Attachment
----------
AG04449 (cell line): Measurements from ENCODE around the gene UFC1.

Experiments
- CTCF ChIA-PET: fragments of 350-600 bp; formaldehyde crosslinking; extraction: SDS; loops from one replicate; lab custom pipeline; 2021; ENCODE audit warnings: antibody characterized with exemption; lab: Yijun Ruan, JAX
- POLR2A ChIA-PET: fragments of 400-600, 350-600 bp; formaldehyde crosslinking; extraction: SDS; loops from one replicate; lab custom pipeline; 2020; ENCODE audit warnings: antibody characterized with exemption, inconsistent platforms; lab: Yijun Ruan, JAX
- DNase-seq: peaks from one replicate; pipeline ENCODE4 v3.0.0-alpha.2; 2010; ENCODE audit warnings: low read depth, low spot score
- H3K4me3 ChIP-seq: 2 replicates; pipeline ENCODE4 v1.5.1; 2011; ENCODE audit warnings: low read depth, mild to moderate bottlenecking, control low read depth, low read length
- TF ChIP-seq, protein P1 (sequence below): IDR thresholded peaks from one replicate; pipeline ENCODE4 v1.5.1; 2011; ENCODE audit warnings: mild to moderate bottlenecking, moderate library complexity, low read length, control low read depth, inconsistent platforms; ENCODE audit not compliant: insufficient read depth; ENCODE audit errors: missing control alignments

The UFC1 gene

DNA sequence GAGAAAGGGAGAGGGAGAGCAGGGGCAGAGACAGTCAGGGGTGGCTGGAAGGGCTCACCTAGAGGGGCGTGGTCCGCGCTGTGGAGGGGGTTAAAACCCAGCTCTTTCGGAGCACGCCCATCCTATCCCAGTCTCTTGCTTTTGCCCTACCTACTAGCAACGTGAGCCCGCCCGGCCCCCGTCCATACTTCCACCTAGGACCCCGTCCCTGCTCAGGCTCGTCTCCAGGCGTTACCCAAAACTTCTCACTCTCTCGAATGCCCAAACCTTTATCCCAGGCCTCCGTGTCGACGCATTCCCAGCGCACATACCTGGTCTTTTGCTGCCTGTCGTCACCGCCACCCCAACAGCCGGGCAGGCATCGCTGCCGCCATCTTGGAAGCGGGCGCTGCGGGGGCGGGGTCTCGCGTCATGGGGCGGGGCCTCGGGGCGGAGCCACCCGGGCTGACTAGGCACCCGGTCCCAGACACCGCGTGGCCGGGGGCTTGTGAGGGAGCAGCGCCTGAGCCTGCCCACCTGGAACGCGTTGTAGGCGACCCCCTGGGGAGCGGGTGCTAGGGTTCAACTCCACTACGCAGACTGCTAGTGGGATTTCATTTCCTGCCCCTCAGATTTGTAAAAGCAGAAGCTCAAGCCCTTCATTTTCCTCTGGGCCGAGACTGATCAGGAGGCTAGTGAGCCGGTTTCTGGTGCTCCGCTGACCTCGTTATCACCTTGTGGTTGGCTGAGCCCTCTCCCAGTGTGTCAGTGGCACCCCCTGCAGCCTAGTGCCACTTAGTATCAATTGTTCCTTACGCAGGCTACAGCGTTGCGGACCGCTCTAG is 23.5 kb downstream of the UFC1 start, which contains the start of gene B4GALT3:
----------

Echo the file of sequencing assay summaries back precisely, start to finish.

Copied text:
AG04449 (cell line): Measurements from ENCODE around the gene UFC1.

Experiments
- CTCF ChIA-PET: fragments of 350-600 bp; formaldehyde crosslinking; extraction: SDS; loops from one replicate; lab custom pipeline; 2021; ENCODE audit warnings: antibody characterized with exemption; lab: Yijun Ruan, JAX
- POLR2A ChIA-PET: fragments of 400-600, 350-600 bp; formaldehyde crosslinking; extraction: SDS; loops from one replicate; lab custom pipeline; 2020; ENCODE audit warnings: antibody characterized with exemption, inconsistent platforms; lab: Yijun Ruan, JAX
- DNase-seq: peaks from one replicate; pipeline ENCODE4 v3.0.0-alpha.2; 2010; ENCODE audit warnings: low read depth, low spot score
- H3K4me3 ChIP-seq: 2 replicates; pipeline ENCODE4 v1.5.1; 2011; ENCODE audit warnings: low read depth, mild to moderate bottlenecking, control low read depth, low read length
- TF ChIP-seq, protein P1 (sequence below): IDR thresholded peaks from one replicate; pipeline ENCODE4 v1.5.1; 2011; ENCODE audit warnings: mild to moderate bottlenecking, moderate library complexity, low read length, control low read depth, inconsistent platforms; ENCODE audit not compliant: insufficient read depth; ENCODE audit errors: missing control alignments

The UFC1 gene

DNA sequence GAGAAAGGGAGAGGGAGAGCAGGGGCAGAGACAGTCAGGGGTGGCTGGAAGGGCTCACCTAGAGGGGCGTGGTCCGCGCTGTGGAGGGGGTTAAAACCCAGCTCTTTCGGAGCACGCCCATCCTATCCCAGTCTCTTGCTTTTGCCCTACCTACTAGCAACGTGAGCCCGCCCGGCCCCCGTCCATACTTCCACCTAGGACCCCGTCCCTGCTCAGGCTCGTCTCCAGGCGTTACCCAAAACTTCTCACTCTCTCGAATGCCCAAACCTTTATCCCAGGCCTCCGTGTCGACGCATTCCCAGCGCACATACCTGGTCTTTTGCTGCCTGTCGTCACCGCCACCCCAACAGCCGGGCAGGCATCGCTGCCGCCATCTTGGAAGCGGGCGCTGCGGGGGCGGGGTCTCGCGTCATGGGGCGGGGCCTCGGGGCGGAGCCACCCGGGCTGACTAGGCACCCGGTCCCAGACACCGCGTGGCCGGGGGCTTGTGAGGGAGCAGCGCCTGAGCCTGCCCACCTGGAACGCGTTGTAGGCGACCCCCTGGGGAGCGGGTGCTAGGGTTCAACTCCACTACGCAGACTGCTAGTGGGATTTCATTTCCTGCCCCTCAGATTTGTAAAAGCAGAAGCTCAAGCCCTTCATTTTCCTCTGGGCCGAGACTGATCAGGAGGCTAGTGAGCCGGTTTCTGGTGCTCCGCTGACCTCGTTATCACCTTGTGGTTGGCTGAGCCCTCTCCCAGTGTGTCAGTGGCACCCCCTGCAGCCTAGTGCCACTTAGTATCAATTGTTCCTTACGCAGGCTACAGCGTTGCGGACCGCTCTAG is 23.5 kb downstream of the UFC1 start, which contains the start of gene B4GALT3: